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Low back pain (LBP) in schoolchildren with no apparent clinical cause is known to be a common problem, but considerably less is understood regarding the aetiology of such pain.To assess the role of both mechanical and psychosocial factors (including emotional and behavioural problems and other somatic pain complaints) in childhood LBP.A cross sectional study was carried out in a population of 1446 schoolchildren aged 11-14 years. Information on these potential risk factors for LBP was sought using a self complete questionnaire and a five day bag weight diary.Mechanical factors such as physical activity and school bag weight were not associated with LBP. However, strong associations with LBP were observed for emotional problems, conduct problems, troublesome headaches, abdominal pain, sore throats, and daytime tiredness.Results suggest that psychosocial factors rather than mechanical factors are more important in LBP occurring in young populations and could possibly be a reflection of distress in schoolchildren.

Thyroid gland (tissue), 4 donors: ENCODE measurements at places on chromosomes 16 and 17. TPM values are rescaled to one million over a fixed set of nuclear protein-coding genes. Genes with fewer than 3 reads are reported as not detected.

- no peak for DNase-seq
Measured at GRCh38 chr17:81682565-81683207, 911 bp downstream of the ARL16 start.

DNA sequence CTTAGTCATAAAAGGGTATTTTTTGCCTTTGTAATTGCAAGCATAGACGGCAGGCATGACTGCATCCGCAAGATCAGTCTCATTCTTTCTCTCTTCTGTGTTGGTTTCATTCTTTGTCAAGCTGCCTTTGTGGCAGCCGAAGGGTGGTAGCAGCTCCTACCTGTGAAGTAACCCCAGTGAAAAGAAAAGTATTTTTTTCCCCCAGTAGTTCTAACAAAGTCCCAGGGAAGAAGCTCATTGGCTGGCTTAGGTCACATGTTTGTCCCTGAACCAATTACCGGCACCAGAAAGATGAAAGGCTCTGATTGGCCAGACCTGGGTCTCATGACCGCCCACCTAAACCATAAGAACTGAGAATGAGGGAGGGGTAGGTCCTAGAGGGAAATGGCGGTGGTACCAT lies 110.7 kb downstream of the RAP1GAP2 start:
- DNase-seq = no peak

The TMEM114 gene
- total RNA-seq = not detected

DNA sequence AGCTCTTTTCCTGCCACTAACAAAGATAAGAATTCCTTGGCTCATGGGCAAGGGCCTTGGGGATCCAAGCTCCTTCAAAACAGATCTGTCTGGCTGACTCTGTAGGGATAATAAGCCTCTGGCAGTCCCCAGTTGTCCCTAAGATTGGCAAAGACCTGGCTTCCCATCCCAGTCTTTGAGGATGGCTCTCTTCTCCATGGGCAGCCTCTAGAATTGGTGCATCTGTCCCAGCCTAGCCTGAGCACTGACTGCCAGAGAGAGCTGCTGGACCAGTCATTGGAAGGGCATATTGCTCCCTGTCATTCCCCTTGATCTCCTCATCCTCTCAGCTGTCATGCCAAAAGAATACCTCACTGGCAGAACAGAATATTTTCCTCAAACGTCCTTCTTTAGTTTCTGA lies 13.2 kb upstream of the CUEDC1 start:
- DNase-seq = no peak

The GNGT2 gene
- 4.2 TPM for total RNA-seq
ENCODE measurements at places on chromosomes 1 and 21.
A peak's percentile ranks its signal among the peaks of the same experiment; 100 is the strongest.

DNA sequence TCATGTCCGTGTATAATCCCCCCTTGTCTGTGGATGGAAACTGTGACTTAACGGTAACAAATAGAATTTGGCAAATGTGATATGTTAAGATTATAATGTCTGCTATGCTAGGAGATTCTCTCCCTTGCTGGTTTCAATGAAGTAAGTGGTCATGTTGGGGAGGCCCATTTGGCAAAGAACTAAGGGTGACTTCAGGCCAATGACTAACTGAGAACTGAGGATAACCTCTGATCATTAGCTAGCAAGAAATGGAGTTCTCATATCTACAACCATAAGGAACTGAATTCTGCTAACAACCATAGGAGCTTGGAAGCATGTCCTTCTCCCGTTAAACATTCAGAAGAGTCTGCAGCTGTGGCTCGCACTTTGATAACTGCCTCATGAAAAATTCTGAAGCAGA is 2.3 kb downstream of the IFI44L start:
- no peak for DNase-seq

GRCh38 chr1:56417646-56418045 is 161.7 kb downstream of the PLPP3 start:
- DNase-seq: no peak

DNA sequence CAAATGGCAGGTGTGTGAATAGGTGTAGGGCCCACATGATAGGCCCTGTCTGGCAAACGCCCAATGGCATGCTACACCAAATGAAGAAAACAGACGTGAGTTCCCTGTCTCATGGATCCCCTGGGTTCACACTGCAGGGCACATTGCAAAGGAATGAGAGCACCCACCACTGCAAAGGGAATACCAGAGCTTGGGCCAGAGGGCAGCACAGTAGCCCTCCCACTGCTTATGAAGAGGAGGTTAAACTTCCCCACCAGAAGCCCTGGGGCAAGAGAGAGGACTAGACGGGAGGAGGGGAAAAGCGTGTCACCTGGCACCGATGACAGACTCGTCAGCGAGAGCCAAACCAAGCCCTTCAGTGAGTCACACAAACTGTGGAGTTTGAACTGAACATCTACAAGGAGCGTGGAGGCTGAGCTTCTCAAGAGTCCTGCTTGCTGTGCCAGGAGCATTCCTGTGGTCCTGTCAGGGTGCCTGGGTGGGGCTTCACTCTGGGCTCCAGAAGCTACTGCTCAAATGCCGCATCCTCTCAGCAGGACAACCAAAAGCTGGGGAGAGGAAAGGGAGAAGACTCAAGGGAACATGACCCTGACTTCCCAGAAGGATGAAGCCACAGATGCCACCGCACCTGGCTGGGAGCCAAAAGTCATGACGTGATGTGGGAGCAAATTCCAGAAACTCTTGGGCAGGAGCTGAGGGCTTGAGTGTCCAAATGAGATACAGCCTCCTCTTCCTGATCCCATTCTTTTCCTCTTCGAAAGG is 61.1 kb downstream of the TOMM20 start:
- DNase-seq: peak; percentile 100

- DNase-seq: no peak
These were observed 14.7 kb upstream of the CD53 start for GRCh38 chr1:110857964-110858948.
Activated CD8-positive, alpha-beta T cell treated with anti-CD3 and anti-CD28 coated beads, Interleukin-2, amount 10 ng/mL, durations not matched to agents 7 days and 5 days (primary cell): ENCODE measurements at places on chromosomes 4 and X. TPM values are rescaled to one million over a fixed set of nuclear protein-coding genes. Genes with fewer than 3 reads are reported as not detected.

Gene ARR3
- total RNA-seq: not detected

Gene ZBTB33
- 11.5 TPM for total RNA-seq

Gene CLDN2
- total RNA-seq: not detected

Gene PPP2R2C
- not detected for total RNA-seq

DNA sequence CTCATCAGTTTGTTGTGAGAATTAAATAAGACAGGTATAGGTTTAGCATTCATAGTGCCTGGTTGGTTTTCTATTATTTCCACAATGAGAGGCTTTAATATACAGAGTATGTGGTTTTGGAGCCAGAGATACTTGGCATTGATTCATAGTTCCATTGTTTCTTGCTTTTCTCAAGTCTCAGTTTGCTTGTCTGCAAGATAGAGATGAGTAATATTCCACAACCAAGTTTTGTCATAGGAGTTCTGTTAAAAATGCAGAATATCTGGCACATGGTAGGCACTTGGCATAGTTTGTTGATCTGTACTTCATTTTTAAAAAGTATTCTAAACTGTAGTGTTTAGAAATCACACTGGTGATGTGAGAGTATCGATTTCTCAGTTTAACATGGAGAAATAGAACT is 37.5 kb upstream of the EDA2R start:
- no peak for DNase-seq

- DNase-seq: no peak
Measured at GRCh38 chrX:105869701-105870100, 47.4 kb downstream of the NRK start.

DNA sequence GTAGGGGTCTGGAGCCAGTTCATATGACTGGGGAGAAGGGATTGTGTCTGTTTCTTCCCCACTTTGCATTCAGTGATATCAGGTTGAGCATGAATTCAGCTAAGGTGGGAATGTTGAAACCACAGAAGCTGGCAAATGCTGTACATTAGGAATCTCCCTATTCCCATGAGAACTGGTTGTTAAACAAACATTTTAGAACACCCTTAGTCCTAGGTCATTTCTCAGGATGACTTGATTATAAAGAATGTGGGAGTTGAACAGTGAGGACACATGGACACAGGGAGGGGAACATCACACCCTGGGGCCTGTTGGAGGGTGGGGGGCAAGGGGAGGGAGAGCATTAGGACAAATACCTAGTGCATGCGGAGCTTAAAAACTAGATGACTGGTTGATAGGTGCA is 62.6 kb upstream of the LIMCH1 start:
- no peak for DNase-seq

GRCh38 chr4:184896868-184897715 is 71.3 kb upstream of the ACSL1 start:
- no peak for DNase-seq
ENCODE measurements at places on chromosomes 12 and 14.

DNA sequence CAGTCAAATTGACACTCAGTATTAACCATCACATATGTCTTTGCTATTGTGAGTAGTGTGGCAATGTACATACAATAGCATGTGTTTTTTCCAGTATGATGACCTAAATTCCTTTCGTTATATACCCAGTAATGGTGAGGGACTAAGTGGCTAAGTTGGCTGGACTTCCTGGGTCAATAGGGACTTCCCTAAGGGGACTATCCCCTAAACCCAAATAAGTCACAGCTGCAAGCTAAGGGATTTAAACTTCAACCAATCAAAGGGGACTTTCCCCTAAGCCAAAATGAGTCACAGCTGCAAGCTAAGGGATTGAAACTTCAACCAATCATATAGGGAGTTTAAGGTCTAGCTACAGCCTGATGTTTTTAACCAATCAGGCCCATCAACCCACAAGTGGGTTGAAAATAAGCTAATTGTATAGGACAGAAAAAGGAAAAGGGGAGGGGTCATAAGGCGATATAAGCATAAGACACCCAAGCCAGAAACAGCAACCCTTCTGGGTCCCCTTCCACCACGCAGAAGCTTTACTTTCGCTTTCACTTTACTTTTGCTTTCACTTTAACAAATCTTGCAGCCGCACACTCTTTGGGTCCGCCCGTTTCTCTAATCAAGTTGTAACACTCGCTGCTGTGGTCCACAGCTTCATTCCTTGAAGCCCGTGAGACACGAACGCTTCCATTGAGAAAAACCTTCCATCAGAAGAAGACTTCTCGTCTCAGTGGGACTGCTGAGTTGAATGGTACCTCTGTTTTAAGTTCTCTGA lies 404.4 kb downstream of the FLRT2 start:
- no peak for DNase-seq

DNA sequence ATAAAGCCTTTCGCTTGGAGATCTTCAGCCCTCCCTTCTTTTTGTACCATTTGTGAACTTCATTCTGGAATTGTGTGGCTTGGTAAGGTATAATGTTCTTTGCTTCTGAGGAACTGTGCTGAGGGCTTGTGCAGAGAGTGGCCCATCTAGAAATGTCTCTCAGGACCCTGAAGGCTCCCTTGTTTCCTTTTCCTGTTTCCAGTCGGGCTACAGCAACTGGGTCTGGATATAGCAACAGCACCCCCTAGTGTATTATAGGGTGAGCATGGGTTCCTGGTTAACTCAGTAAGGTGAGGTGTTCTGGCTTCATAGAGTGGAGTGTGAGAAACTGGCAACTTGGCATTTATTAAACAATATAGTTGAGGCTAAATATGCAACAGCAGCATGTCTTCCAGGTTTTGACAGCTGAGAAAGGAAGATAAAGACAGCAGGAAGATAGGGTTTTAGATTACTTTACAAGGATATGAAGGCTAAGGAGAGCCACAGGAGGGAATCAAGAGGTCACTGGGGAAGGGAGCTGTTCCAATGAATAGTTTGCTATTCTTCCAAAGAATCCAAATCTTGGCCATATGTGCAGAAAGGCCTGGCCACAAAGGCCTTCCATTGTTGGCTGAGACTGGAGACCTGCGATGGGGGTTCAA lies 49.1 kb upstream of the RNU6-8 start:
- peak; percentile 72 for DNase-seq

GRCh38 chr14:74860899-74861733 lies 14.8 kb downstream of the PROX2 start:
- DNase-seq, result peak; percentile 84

Original publication

DOI

10.1136/adc.88.1.12

Type

Journal article

Journal

Archives of disease in childhood

Publication Date

01/2003

Volume

88

Pages

12 - 17

Addresses

Arthritis Research Campaign Epidemiology Unit, School of Epidemiology and Health Sciences, Stopford Building, University of Manchester, Manchester, UK.

Keywords

Humans, Pharyngitis, Low Back Pain, Headache, Abdominal Pain, Body Mass Index, Exercise, Cross-Sectional Studies, Affective Symptoms, Child Behavior Disorders, Stress, Mechanical, Adolescent, Child, Employment, England, Female, Male